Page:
Given the pace of radical change in the world today, what we need right now is creativity.
Mindfulness meditation can help increase our awareness of what’s happening in the moment. It helps us develop greater insight and wisdom, and ultimately, achieve an open mind where we can access our witness state — or as I call it, “open mind.” In open mind, we can also tap into the creativity that comes from deep within. This core creativity, where we experience the creative flow, is also where we access intuition and our inner wisdom.
What does it feel like when we shift into our open mind witness state and begin to feel a core creativity download? Australian actor Cody Fern says, “Sometimes I have to pull the car over when I’m driving. It feels like something is being born in me, something big is coming. The creative moment and the future are meeting.” His advice? “Be open. Don’t force or careen the creative flow into a certain direction. This process is about allowing. Trusting. Seizing the creative moment before it moves on. You have to drop everything and just go. It seizes you and it commands you, not the other way around.”
In addition to becoming aware of the present moment through mindfulness as a way to access our core creativity, we can do “open monitoring meditation,” which is a form of mindfulness meditation. With it, we remain focused and mindful. However, instead of sustaining our attention on one thing (our breath or a mantra), we sustain it on our experiences in the present moment while breathing naturally and relaxing into sensations, emotions, memories, and thoughts as they arise. We broaden our focus on all of these experiences.
Use these tips to refine your practice of open monitoring meditation:
- Maintain attention on the present moment and all that’s unfolding. When doing open monitoring meditation, remain attentive to all that’s happening in the moment, even if what’s happening is a thought appearing in your mind. When that happens, simply notice it and acknowledge it as an anxious thought. Refrain from running with that thought as you would if you were on a wild horse that takes off. Simply note the thought and then refocus on the moment. Focusing on your breath — feeling yourself inhale, exhale, and pause before inhaling again — can help you stay off that horse.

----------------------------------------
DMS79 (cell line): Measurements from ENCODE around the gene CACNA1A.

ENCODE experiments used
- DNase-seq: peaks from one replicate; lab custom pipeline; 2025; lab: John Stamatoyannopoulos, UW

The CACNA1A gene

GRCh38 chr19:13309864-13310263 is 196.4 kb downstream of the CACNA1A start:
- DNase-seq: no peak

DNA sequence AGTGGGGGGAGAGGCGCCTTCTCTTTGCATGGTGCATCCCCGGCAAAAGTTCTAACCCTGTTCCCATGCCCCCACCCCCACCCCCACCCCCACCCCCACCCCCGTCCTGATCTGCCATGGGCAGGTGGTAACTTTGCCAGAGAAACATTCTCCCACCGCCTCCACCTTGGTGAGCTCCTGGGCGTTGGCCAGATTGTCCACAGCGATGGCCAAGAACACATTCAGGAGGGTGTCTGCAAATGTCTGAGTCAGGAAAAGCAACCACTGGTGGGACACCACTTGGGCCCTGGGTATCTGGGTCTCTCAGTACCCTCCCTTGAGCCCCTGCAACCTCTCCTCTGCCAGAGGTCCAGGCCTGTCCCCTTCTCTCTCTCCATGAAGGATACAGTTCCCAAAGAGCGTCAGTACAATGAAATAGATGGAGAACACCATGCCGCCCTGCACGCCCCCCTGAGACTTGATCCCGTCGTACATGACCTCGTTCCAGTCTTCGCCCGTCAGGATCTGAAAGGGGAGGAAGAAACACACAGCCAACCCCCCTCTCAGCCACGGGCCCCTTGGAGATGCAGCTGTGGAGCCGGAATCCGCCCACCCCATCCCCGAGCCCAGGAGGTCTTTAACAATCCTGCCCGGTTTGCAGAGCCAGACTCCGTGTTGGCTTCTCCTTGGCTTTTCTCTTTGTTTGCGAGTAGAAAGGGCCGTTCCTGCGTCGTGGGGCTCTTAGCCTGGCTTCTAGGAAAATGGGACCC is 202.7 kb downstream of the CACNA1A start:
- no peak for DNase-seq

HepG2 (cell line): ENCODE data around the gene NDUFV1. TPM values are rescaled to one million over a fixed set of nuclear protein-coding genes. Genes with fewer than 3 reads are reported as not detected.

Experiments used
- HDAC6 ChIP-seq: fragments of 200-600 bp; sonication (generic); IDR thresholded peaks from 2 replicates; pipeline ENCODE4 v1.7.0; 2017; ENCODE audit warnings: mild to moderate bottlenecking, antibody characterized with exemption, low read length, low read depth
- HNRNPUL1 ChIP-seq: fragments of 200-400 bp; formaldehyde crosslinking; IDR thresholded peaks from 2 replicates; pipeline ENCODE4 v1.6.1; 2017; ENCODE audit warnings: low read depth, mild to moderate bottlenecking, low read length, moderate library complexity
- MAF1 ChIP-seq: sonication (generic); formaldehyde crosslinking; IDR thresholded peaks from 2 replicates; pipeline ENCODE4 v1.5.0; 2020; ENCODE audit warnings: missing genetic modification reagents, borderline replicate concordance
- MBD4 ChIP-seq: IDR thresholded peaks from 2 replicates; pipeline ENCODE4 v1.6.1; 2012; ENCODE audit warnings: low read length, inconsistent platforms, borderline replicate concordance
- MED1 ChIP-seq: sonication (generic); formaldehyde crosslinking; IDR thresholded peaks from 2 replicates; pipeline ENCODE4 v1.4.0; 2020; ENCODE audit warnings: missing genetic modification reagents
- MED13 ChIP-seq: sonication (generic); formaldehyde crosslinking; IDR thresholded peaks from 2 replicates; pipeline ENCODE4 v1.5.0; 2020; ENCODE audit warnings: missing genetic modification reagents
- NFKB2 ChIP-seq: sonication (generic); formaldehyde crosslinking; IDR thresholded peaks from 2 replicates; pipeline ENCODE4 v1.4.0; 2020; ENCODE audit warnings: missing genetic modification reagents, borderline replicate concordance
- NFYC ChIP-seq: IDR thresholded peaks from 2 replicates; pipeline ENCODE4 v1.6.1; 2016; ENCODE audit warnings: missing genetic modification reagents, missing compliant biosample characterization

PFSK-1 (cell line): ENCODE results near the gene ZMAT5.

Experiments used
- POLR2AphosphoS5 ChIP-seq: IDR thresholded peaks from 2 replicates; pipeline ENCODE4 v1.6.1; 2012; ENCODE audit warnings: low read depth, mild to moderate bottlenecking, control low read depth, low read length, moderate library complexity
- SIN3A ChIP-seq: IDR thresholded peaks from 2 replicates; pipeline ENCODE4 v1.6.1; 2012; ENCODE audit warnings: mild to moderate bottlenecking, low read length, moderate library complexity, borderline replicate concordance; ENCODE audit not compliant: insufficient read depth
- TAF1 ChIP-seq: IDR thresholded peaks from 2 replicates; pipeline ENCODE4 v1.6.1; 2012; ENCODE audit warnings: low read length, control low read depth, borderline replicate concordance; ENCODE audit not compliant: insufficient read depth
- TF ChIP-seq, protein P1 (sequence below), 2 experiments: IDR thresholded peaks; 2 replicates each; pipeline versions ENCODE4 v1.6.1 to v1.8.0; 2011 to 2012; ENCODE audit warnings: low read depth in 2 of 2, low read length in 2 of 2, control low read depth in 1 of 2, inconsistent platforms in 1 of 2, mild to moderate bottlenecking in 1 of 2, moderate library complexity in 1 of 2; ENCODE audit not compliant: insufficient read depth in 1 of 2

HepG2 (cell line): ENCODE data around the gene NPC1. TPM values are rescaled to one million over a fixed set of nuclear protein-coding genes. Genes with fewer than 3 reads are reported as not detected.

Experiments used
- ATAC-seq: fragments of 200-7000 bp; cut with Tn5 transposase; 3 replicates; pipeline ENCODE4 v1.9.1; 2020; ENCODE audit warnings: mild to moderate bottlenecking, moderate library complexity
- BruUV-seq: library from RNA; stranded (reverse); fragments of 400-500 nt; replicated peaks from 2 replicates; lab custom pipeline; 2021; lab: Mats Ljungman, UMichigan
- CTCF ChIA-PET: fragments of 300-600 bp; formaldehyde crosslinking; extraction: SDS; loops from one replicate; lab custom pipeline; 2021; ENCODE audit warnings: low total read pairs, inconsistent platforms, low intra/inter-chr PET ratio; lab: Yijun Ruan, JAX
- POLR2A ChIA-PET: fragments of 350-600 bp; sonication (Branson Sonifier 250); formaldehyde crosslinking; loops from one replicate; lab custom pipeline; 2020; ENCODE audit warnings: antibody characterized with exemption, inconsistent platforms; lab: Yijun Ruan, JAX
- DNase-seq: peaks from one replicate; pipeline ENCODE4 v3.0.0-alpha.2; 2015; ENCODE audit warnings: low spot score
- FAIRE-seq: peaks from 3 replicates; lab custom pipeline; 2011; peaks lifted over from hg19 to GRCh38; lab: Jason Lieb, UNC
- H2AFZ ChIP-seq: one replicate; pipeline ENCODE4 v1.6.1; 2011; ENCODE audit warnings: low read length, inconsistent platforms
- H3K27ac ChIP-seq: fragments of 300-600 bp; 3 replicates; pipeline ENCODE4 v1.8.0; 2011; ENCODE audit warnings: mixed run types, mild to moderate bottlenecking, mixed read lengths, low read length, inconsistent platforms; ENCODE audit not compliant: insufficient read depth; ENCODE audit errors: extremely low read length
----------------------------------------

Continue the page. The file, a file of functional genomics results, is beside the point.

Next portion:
- Act as a nonjudgmental witness. Cultivating your witnessing self as a result of open monitoring meditation breaks you out of viewing external reality from a rigid, fixed perspective. Acting only as a witness lets you more creatively observe your thoughts, feelings, and sensations. By removing any judgment, you also witness your usual behavioral patterns, inner nature, and the workings of your mind. It becomes easier to experience a quality of spaciousness and equanimity because your mind is freed of the excess debris it churns up — the worries and distractions that take you out of experiencing the moment. Being more mindfully present lets you see with new eyes and hear with new ears. You’ve observed many sunsets and walked on the same sidewalk many times, but when you’ve cultivated your witnessing self, you more easily pick up on what you never saw before. Cynicism falls away as fresh insights and ideas come to you.
- Sharpen your creative focus. Mindfulness also improves your focus, helping you to become more productive. While the creative process always involves generating some ideas that go nowhere, mindfulness amplifies any that come to you, giving them more color and vividness. That’s because mindfulness allows you to access the resources of your creative unconscious from which core creativity flows. It’s important to respect and trust images and insights that appear during a mindfulness practice or shortly afterward because they’re emerging from the zone of core creativity.
- Put aside insecurity and self-doubt. Open monitoring meditation can help you overcome insecurities about your creative abilities. For example, when a musician is improvising, in the flow of creativity, the areas of the brain associated with self-consciousness aren’t active. Thoughts such as, “Maybe what I’m creating isn’t very good,” don’t form. An open monitoring meditation practice helps you to recognize when you’re feeling insecure and address that feeling consciously by choosing to hold more positive beliefs about yourself and your potential.
Core creativity is powerful for birthing art and innovation. To tap into its flow, work at getting into a state of open mind.
Ronald A. Alexander, PhD is the author of Core Creativity: The Mindful Way to Unlock Your Creative Self (Rowman & Littlefield, 2022), upon which this article is based. He is a mind-body psychotherapist, an international trainer, and a creativity, business and leadership coach. He has a private psychotherapy and executive coaching practice in Santa Monica, California. He’s the executive director of the OpenMind® Training Program that offers personal and professional training programs in mindfulness-based therapies, transformational leadership and meditation. He is also the author of the highly acclaimed book, Wise Mind, Open Mind: Finding Purpose and Meaning in Times of Crisis, Loss, and Change (2008). Learn more at www.CoreCreativity.com.